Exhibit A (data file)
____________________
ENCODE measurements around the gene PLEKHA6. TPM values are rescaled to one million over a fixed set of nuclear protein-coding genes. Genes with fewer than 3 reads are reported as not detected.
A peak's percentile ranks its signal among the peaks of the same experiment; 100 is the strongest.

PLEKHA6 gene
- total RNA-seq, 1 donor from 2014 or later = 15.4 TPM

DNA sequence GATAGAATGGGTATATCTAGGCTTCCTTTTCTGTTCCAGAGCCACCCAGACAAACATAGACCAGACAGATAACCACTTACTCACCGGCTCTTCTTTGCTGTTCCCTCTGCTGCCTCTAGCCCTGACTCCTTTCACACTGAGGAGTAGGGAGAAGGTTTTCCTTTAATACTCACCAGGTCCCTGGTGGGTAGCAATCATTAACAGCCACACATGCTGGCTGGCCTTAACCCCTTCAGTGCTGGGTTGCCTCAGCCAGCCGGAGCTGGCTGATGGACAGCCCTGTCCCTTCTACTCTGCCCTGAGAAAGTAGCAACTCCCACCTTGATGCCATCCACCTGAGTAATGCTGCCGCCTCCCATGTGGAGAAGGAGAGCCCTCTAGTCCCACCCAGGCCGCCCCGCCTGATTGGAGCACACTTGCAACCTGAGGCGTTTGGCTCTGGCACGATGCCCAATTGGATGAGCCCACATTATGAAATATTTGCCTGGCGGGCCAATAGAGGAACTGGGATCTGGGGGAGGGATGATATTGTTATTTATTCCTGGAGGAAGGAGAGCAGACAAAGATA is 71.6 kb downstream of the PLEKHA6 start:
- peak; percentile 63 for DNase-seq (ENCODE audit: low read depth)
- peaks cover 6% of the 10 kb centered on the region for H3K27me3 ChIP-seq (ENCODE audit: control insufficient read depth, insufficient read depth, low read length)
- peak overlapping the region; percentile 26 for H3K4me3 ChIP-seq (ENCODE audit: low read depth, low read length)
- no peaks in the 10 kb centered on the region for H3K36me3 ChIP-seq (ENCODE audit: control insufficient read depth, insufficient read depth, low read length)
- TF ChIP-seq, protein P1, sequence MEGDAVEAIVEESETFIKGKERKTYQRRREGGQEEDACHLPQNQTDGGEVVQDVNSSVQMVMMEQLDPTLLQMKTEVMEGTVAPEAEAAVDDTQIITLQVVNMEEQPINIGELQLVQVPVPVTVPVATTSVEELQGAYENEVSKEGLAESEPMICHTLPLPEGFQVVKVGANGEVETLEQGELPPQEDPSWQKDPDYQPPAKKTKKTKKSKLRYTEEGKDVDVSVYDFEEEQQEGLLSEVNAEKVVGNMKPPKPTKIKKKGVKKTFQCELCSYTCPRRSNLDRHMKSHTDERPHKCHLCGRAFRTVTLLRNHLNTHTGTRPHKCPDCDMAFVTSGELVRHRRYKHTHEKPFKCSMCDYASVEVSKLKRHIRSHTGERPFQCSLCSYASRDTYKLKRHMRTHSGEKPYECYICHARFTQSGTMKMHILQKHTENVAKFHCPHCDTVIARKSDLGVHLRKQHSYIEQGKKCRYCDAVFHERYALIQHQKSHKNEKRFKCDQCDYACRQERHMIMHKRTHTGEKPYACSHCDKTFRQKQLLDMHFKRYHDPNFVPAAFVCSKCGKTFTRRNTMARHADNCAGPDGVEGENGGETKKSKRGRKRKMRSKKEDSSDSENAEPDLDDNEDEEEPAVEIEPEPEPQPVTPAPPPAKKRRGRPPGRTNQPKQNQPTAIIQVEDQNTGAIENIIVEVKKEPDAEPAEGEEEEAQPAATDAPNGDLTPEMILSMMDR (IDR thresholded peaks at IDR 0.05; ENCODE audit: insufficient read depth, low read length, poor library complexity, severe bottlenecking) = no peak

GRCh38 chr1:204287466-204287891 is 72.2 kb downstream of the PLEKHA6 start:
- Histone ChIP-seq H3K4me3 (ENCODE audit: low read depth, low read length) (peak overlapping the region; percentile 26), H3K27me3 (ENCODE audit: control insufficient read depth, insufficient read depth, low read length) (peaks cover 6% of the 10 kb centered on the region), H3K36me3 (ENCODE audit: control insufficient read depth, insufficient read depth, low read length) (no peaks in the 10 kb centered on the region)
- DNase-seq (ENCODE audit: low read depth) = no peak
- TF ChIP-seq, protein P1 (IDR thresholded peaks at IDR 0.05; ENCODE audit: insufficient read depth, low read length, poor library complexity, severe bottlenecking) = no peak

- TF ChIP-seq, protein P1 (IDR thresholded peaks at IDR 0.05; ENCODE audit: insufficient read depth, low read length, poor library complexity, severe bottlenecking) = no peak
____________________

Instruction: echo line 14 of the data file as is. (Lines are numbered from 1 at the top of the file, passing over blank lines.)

- TF ChIP-seq, protein P1 (IDR thresholded peaks at IDR 0.05; ENCODE audit: insufficient read depth, low read length, poor library complexity, severe bottlenecking) = no peak